The most common complaint I receive in emails sent to my newspaper column is that modern flat-panel TVs have horrible sound quality, and it is hard to understand dialogue. Many people are surprised that their old console tube TV sounded much better than their flat panel, though the flat panel has a dramatically superior picture.
Then come the questions. Why is the picture so good, and the sound so bad? What can I do to improve it?
Bad sound answer #1: the physics of the speakers
The main answer to this question of poor sound is simple physics. Older TVs had large-ish speakers mounted in the cabinet and pointed directly at you, driven by a few watts of power. The reasonable surface area, radiating directly at the viewer, allowed them to produce sound, while not high fidelity, that was at least intelligible.
Flat panel TVs have tiny speakers that are either pointed downwards, or at the wall behind the TV. The small surface area, combined with less-than-ideal placement, results in weak sound.
Bad sound answer #2: nature of the incoming audio signal
The audio signal sent with a high-definition broadcast actually has the potential to provide better sound than the audio signal of an older analog broadcast. You just need equipment that can reproduce it.
Though the signal is of higher quality, it also has properties that can make it more difficult for the average home viewer to enjoy it. The main one is the dynamic range. Older audio signals had limited dynamic range, which means the high and low volume points did not vary much. As an example, think of someone speaking in a monotone but raising or lowering their voice only occasionally, and not by very much when they change it. This is an example of limited dynamic range.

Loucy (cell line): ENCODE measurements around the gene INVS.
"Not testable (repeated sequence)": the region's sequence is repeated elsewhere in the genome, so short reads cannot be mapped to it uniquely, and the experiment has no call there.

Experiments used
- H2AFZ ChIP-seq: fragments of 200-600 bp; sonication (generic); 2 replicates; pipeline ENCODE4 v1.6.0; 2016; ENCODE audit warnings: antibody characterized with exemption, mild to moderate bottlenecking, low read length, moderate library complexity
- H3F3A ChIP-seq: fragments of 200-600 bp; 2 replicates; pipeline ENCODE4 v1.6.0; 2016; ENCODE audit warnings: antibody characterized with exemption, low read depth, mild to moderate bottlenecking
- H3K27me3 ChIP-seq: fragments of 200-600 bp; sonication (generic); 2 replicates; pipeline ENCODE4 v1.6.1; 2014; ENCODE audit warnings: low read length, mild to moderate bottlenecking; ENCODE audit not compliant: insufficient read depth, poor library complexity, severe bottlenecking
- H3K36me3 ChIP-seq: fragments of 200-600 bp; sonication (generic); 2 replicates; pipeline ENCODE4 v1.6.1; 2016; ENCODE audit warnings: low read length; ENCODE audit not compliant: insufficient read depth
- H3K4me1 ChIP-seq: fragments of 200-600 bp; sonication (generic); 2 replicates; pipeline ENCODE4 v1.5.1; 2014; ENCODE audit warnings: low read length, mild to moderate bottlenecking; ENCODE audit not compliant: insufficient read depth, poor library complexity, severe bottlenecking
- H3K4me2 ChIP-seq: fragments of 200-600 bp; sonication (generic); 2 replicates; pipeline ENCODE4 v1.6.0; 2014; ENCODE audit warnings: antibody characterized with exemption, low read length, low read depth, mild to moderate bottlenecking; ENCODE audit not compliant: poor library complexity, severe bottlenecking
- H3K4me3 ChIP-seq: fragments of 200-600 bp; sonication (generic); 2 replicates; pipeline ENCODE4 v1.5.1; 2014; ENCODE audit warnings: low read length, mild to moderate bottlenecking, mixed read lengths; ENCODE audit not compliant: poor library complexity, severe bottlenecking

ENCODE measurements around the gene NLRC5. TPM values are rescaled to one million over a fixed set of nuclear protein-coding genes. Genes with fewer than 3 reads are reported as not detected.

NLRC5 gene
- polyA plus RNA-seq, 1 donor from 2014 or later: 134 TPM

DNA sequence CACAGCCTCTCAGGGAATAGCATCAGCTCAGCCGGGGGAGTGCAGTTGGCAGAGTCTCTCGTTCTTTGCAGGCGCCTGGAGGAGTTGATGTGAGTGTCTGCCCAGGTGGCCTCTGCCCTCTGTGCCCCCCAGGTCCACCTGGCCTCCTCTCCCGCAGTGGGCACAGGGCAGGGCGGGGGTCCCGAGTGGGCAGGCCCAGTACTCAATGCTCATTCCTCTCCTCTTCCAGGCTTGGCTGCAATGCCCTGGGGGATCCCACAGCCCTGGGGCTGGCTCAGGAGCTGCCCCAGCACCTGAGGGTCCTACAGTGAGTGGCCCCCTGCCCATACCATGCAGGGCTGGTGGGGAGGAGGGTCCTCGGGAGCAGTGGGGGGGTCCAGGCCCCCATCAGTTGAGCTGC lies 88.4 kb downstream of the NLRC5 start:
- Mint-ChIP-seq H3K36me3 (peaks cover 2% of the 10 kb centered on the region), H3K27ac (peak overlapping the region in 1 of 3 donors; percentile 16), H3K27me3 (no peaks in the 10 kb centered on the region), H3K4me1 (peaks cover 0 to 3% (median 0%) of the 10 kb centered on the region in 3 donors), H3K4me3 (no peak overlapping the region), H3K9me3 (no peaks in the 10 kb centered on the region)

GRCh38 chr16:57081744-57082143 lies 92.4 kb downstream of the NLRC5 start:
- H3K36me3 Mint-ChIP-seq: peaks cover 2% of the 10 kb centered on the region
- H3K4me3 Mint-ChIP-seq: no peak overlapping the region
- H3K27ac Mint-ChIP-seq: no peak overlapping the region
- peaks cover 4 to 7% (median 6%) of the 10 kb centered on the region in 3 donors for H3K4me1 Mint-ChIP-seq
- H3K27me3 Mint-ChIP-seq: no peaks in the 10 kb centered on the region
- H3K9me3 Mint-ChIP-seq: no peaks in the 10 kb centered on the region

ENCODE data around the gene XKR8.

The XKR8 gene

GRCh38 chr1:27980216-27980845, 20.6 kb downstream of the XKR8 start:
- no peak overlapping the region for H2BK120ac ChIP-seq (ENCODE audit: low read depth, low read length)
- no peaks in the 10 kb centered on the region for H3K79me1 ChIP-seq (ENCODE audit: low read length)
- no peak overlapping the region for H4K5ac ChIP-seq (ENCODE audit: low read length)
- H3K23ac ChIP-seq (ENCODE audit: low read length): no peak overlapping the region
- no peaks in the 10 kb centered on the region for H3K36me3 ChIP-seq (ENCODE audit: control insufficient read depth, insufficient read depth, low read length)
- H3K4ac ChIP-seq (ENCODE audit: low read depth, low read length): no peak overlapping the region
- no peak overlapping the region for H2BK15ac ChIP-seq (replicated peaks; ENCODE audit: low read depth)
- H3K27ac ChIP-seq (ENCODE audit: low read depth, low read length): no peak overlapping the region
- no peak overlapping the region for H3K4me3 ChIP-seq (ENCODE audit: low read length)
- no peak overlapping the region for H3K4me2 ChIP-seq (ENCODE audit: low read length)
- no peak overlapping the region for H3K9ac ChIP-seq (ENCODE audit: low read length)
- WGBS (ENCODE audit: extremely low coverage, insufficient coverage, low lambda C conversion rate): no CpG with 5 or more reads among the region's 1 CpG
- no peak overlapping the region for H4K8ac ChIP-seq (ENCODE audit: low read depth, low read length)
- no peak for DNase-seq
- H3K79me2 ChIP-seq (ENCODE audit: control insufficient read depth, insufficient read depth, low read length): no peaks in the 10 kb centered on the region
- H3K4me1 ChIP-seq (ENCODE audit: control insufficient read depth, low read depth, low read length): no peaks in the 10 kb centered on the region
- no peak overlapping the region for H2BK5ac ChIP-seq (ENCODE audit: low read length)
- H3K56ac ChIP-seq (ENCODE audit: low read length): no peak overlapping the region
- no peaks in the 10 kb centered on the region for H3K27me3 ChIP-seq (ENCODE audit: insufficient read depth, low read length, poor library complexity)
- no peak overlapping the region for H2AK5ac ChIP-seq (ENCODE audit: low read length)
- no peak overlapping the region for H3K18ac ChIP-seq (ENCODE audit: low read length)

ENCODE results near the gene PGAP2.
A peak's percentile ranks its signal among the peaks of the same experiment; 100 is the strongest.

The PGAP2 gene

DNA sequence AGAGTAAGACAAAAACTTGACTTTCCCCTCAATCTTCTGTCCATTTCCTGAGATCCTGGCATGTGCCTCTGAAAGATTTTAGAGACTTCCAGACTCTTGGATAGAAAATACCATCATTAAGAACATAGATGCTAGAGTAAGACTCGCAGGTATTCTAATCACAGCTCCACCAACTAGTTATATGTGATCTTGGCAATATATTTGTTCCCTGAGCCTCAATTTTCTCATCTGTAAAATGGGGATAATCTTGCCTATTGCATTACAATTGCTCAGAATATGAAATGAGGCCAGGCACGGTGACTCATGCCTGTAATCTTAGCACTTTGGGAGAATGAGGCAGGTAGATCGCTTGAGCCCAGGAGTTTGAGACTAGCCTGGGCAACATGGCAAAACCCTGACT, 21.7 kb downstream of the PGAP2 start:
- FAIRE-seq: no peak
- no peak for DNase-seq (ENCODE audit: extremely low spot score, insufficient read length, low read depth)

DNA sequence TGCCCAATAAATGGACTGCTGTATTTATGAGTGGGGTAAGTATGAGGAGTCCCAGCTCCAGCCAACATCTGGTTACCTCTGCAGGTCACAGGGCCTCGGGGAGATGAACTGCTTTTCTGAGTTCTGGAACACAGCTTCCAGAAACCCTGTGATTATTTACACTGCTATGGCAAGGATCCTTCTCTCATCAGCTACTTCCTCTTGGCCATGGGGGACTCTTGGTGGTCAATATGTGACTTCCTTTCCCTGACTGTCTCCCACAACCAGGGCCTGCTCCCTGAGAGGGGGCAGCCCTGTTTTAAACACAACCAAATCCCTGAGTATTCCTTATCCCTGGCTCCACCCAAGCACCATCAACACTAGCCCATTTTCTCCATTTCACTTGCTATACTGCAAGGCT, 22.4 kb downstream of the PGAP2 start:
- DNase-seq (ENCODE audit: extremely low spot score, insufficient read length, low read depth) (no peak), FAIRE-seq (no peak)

For an example of high dynamic range, think of the same person speaking in a monotone, but sometimes their voice drops to a barely audible whisper, and sometimes it raises to a piercing, loud wail. This is an example of high dynamic range.
Because the loud points can get so loud, sometimes home viewers turn down their TVs when sound effects become overwhelming. This has the undesired effect of lowering the volume of the normal listening levels, which makes dialogue hard to understand.
What can be done?
There are two things you can do to improve the sound.
TV sound settings
Many TVs have different settings for the sound that may help. They are found in the TV’s setup menus. As you can see above, this Samsung TV has a setting called “Clear Voice” to make dialogue easier to understand.
Dynamic range setting
In the case of the dynamic range, most TVs have a setting that will make the volume more even. It is found under the TV’s audio menu and is called “dynamic range,” “night,” “DRC” or something similar. You will know it when you see it.
External speaker or sound system
The best way to improve your TV’s sound is to bypass the speakers altogether and use an external sound system, such as a stereo, a soundbar, a soundbase, or a Bluetooth speaker. You will find additional information about this under the “Television sound” category on the right.